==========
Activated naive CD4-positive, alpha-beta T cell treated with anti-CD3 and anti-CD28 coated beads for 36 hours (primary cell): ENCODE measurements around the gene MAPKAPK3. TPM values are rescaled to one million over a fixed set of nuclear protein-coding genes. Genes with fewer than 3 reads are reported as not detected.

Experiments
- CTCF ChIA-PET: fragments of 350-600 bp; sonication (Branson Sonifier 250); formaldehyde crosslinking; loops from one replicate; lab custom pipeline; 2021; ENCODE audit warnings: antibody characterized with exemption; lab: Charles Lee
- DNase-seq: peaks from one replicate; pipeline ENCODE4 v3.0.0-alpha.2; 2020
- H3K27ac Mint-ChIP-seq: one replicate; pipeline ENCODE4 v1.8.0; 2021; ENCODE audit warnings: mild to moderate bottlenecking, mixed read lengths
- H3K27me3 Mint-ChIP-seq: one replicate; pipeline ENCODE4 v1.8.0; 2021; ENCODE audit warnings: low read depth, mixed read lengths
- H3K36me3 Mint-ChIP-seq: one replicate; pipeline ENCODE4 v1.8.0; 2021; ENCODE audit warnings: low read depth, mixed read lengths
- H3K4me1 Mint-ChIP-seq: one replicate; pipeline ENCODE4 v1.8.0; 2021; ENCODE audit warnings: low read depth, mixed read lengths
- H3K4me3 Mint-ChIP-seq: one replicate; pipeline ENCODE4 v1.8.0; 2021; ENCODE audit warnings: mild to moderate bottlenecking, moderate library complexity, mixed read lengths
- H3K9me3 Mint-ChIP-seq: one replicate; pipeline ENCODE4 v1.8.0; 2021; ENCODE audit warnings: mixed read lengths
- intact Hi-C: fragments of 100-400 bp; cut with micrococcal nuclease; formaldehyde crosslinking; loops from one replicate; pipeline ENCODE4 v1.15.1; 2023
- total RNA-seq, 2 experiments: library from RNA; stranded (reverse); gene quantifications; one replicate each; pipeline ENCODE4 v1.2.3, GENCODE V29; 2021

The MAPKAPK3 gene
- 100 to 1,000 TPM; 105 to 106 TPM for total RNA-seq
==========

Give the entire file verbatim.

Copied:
Activated naive CD4-positive, alpha-beta T cell treated with anti-CD3 and anti-CD28 coated beads for 36 hours (primary cell): ENCODE measurements around the gene MAPKAPK3. TPM values are rescaled to one million over a fixed set of nuclear protein-coding genes. Genes with fewer than 3 reads are reported as not detected.

Experiments
- CTCF ChIA-PET: fragments of 350-600 bp; sonication (Branson Sonifier 250); formaldehyde crosslinking; loops from one replicate; lab custom pipeline; 2021; ENCODE audit warnings: antibody characterized with exemption; lab: Charles Lee
- DNase-seq: peaks from one replicate; pipeline ENCODE4 v3.0.0-alpha.2; 2020
- H3K27ac Mint-ChIP-seq: one replicate; pipeline ENCODE4 v1.8.0; 2021; ENCODE audit warnings: mild to moderate bottlenecking, mixed read lengths
- H3K27me3 Mint-ChIP-seq: one replicate; pipeline ENCODE4 v1.8.0; 2021; ENCODE audit warnings: low read depth, mixed read lengths
- H3K36me3 Mint-ChIP-seq: one replicate; pipeline ENCODE4 v1.8.0; 2021; ENCODE audit warnings: low read depth, mixed read lengths
- H3K4me1 Mint-ChIP-seq: one replicate; pipeline ENCODE4 v1.8.0; 2021; ENCODE audit warnings: low read depth, mixed read lengths
- H3K4me3 Mint-ChIP-seq: one replicate; pipeline ENCODE4 v1.8.0; 2021; ENCODE audit warnings: mild to moderate bottlenecking, moderate library complexity, mixed read lengths
- H3K9me3 Mint-ChIP-seq: one replicate; pipeline ENCODE4 v1.8.0; 2021; ENCODE audit warnings: mixed read lengths
- intact Hi-C: fragments of 100-400 bp; cut with micrococcal nuclease; formaldehyde crosslinking; loops from one replicate; pipeline ENCODE4 v1.15.1; 2023
- total RNA-seq, 2 experiments: library from RNA; stranded (reverse); gene quantifications; one replicate each; pipeline ENCODE4 v1.2.3, GENCODE V29; 2021

The MAPKAPK3 gene
- 100 to 1,000 TPM; 105 to 106 TPM for total RNA-seq